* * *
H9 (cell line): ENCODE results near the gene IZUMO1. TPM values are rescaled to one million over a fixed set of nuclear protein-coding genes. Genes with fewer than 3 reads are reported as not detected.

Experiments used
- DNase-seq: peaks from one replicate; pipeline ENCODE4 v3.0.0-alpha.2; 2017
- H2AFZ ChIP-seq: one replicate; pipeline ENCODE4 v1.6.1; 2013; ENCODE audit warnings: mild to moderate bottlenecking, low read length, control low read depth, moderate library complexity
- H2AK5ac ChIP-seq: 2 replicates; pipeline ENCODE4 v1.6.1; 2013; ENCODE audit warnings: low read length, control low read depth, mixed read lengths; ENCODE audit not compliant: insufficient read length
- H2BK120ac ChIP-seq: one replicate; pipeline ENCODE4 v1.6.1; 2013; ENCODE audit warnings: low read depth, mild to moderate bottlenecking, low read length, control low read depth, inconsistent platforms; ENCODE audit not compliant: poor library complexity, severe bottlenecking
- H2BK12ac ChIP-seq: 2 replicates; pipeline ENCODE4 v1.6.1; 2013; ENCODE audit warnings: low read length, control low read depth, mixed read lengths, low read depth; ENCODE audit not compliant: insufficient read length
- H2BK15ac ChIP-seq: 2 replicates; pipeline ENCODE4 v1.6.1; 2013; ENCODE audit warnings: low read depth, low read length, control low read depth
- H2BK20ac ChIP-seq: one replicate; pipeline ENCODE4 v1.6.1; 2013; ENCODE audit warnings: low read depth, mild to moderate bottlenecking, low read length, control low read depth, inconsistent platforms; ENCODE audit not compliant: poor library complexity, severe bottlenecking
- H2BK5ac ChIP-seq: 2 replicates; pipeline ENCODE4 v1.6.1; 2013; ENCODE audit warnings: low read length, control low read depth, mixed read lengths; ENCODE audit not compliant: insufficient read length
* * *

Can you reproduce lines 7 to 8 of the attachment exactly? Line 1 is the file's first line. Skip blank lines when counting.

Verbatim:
- H2BK12ac ChIP-seq: 2 replicates; pipeline ENCODE4 v1.6.1; 2013; ENCODE audit warnings: low read length, control low read depth, mixed read lengths, low read depth; ENCODE audit not compliant: insufficient read length
- H2BK15ac ChIP-seq: 2 replicates; pipeline ENCODE4 v1.6.1; 2013; ENCODE audit warnings: low read depth, low read length, control low read depth